- Governor Jerry Brown has signed 11 bills into law that will further California’s effort to cut greenhouse gas emissions and boost the state’s leadership in the U.S. fight against climate change.
- Brown announced a new goal of getting 1.5 million zero-emission cars on California’s roads in the next ten years.
- The bills increase permits for clean-air vehicles’ use of car-pool lanes by 15,000, create rebates for low-income residents’ purchase of lower emissions cars, require streamlined permitting by local jurisdictions for residential solar, and require a state standard to control methane and other pollutants.
In Brown’s 2010 to 2014 Gubernatorial term, the state increased its renewables mandate to 33% by 2020. The state recently signed an agreement with Mexico to increase cross-border investments in renewables, clean fuels, and clean energy technologies, and another agreement with China to work against climate change.
Polls show Brown is in a very strong position for re-election and an unprecedented second two-term governorship. In Governor Brown’s first two-term governorship from 1974 to 1982, he led the fight for energy efficiency and solar and fought against air pollution, tax breaks for oil companies, and offshore oil drilling.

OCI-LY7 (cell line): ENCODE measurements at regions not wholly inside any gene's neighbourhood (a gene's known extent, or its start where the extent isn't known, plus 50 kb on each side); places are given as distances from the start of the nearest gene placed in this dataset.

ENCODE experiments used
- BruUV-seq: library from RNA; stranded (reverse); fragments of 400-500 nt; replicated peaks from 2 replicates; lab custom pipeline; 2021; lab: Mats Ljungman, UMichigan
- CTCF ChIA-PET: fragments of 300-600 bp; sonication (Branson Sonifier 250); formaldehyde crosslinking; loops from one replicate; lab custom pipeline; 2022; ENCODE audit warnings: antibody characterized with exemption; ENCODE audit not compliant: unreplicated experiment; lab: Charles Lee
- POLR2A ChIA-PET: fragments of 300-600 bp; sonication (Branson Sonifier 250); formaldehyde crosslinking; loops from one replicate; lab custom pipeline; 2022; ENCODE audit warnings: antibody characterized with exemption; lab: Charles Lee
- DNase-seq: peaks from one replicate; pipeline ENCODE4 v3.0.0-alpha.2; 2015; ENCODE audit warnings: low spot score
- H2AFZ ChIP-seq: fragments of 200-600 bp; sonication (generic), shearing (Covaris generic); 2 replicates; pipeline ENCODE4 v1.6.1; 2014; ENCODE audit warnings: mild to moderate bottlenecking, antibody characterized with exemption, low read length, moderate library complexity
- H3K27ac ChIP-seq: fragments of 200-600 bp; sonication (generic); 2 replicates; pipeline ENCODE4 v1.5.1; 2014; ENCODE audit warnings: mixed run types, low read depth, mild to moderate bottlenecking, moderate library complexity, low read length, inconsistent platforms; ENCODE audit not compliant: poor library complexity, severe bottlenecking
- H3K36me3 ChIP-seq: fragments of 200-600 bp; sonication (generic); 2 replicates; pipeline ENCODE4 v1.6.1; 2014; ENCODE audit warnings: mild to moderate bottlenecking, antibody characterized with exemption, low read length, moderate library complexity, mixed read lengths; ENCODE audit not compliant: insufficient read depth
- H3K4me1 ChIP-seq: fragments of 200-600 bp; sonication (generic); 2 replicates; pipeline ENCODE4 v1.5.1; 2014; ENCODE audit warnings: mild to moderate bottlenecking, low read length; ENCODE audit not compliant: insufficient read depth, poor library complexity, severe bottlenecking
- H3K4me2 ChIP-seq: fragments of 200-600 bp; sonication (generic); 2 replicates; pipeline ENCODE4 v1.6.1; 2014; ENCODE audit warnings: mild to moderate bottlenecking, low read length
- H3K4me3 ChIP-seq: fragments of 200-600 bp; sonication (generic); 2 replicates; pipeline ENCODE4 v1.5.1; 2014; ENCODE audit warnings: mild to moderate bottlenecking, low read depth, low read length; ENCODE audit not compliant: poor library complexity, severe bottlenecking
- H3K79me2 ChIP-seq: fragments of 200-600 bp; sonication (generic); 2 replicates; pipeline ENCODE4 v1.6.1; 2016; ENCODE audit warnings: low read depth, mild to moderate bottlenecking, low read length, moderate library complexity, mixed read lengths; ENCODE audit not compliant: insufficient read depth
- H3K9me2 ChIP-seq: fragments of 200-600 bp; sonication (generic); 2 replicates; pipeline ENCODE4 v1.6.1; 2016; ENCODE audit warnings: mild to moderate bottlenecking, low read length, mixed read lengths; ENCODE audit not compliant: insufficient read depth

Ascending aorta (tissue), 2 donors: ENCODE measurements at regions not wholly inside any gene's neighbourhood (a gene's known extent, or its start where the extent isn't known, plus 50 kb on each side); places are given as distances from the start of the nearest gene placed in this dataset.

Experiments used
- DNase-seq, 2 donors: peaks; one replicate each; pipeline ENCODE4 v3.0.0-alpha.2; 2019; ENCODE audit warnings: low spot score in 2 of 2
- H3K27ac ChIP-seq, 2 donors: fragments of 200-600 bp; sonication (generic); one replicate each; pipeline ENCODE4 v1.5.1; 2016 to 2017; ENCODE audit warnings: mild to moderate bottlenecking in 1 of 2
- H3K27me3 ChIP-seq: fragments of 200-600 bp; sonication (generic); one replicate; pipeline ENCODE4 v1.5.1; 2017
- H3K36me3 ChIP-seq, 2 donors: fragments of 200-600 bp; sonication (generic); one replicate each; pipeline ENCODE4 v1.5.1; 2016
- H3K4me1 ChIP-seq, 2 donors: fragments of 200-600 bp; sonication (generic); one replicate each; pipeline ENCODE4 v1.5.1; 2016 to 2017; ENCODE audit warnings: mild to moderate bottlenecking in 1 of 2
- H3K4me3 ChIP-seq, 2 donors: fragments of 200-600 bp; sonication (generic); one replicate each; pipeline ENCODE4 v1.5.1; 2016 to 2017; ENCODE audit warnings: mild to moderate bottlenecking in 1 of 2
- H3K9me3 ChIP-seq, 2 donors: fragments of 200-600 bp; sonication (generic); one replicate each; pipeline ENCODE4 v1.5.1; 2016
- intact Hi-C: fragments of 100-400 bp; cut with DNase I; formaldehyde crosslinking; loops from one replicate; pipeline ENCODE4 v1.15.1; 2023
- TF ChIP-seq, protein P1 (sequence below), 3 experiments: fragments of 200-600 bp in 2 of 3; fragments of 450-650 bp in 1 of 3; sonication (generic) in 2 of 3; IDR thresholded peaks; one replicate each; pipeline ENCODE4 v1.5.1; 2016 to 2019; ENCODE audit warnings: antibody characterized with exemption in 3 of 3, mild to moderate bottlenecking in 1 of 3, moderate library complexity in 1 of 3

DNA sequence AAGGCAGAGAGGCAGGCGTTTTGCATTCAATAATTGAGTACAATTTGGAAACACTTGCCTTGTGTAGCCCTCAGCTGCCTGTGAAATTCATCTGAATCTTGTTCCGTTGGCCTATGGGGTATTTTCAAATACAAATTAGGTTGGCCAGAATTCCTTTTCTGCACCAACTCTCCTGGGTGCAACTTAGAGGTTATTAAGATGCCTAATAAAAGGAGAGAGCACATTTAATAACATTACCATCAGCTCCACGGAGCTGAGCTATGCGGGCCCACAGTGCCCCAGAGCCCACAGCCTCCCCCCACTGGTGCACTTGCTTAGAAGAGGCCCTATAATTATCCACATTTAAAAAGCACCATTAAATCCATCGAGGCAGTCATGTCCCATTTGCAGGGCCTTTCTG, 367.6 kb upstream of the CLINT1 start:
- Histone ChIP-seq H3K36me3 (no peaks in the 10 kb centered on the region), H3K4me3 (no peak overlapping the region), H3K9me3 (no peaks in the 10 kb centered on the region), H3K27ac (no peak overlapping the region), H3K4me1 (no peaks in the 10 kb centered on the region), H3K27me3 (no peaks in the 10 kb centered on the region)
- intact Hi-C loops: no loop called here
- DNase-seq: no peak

California’s 2002 law requiring post-2009 model vehicle carbon dioxide emissions reductions set a standard subsequently enacted by the federal government in 2012. Zero-emission vehicles are defined in California as battery-electric vehicles, plug-in hybrid-electric vehicles, and hydrogen fuel-cell-electric vehicles.
California had 709,766 hybrids in 2013, up from 337,881 in 2009. And thanks to a $5,000 state tax rebate for electric and zero-emission cars, the state has gotten 60,988 electric vehicles — 40% of the U.S. plug-in fleet — on its roads by providing $158 million in rebates since 2010.